By: Cali Koerner Morrison, Director Alternative Learning – American Public University System
Since 2009, higher education institutions have been opening new pathways to degree completion in answer to a national goal voiced by President Barack Obama: “by 2020, America will once again have the highest proportion of graduates in the world.” (Obama, 2009). One of the more popular pathways being introduced to higher education is competency-based education – both direct assessment programs as well as those mapped to the course and credit hour. By some accounts, more than 500 institutions are investigating offering this modality of higher education (Fain, 2016; Fain, 2015ab; Fleming, 2015; Kelchen, 2016; Mitchell, 2015; Nodine, 2016; Public Agenda, 2015).
For all this program building, many in higher education are still asking the question, what brought these students into this type of learning? What motivated them to enroll in a competency-based education program? Proxies can be made to the adult learner population, but research on what motivates them to pursue postsecondary education is scant and what there is tends to focus on community college learners. (Broekemier, 2002; Laanan, 2003; Morrison, 2016; Peek & Goldstein, 1991; Somers, et.al., 2006; Southerland, 2006) With the support of the National Research Center for Distance Education and Technological Advancements (DETA) at the University of Wisconsin – Milwaukee, I recently looked to answer just that question.
During the summer and fall of 2016, I distributed a survey, built from the UW-M DETA Research Toolkit, to 5,142 undergraduate enrollees at four institutions offering competency-based education which was faculty developed, mastery-based and self-paced. From this collection, there were 381 usable responses. The results of the analysis are somewhat counter to popular belief, as well as previous research (Morrison, 2016) about CBE enrollees impetus for enrolling. This analysis showed that learning goals were the highest ranked enrollment motivator, followed closely by academic goals. The primary difference between these two motivators is that learning goals focused on becoming a more knowledgeable person, whereas academic goals centered on degree attainment and continuing beyond the current degree program. Learners in this study ranked, in order, modality of learning, social goals, and professional goals with lower importance to their decision to enroll.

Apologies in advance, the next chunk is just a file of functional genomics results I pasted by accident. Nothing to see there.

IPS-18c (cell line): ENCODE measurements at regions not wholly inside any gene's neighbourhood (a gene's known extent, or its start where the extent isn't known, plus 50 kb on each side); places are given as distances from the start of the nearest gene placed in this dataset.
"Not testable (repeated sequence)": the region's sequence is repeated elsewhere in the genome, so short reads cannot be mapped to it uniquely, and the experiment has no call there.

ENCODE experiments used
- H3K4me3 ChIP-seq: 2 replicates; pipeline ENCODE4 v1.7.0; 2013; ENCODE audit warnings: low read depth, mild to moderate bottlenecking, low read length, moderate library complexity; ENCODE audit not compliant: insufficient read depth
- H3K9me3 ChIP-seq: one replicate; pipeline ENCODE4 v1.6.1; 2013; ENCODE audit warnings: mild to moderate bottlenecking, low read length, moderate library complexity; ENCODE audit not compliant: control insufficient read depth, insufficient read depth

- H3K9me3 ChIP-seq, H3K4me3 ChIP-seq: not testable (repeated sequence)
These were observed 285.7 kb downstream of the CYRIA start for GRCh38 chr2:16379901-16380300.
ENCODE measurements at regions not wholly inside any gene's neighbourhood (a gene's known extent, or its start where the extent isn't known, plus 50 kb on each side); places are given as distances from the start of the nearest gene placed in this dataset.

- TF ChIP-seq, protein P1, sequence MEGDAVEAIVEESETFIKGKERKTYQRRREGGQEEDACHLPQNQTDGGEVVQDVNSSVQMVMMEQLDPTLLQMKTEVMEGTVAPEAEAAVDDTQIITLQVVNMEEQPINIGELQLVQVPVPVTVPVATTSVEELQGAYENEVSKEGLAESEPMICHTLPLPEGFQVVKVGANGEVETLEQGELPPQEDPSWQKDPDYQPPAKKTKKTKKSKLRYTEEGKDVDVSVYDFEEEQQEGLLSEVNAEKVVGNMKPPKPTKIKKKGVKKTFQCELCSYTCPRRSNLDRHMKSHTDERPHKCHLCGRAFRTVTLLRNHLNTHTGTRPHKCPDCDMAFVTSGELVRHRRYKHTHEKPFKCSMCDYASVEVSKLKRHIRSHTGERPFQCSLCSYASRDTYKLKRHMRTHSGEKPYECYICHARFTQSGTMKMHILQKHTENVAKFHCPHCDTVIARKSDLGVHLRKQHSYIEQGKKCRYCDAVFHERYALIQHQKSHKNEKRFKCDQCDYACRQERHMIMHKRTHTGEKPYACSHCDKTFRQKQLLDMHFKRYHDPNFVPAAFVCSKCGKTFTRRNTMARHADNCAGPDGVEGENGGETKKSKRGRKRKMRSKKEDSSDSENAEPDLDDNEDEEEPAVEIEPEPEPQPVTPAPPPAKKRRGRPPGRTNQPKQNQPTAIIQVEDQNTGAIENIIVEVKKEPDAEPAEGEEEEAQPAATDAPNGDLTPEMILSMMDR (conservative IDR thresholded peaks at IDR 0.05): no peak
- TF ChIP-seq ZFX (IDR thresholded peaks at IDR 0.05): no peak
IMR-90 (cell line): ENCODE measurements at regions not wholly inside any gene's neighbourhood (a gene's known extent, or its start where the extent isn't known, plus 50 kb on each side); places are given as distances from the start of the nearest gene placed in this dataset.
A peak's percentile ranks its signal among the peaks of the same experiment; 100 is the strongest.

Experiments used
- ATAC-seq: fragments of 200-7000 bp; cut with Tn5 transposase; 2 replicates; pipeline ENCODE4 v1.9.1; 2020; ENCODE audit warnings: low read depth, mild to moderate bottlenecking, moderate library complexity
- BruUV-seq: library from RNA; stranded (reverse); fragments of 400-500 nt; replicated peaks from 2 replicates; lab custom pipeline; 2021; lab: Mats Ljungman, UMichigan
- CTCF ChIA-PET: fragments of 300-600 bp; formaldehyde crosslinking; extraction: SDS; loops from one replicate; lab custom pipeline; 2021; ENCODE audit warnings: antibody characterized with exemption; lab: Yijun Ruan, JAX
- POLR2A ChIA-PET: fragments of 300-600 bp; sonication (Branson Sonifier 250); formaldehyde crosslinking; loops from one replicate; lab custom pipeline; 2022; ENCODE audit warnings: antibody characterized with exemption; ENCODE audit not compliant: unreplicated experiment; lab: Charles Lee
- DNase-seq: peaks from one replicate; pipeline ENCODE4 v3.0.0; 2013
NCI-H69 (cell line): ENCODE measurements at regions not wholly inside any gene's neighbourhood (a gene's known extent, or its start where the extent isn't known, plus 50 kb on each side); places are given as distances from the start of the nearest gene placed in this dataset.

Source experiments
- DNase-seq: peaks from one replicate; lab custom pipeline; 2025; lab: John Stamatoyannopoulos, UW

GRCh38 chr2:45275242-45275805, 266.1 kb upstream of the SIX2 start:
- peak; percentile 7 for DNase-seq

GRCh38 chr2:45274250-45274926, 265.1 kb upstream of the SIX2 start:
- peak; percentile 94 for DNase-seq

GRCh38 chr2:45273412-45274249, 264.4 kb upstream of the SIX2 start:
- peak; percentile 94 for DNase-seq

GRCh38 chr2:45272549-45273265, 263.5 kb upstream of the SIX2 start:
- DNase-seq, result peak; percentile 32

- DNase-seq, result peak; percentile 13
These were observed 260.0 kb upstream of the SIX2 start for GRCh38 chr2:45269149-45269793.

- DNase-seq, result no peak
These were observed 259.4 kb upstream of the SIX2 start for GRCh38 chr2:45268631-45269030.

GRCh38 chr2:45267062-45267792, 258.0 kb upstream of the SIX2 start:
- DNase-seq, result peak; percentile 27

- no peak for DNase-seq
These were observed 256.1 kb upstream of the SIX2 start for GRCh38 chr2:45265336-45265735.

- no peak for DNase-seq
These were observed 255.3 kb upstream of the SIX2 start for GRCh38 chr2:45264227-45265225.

Additional analysis showed moderate correlations between learning and academic goals; learning goals and social goals; and academic goals and social goals. Learning goals and professional goals were a low correlation while all other learner motivation categories revealed either weak correlations or were statistically insignificant.
So, why does this matter? If you’ve seen a commercial on television or YouTube for any competency-based education program, you’ve probably heard phrases like, ‘level up’ or ‘advance your career.’ Many CBE programs are marketed at the working learner looking to gain an edge in their career advancement opportunities. This research shows it’s important to not lose sight of promoting the academic quality, the rigor, involved in pursuing a degree in a competency-based education modality.
While competency-based education has been around since the 1970s, for this generation of learners, it’s a new concept. To attract the adult learners who would most benefit from the modality will first mean helping them understand what CBE is and conversely, what it isn’t. Competency-based education, in any of its flavors, is not an easy out, it’s not necessarily faster and it’s not only about vocational preparation. Working together, the higher education community can promote this learning pathway to help the nation reach our lofty higher education goals.
Cali M.K. Morrison is director of alternative learning at American Public University System and a consultant with the WICHE Cooperative for Educational Technologies (WCET). An Ed.D. candidate at Montana State University, her research has been funded by the National Research Center for Distance Education and Technological Advancements (DETA) at the University of Wisconsin – Milwaukee. She lives in Big Sky Country, with her husband, kids, and dogs where she relishes the alpenglow and fresh powder.
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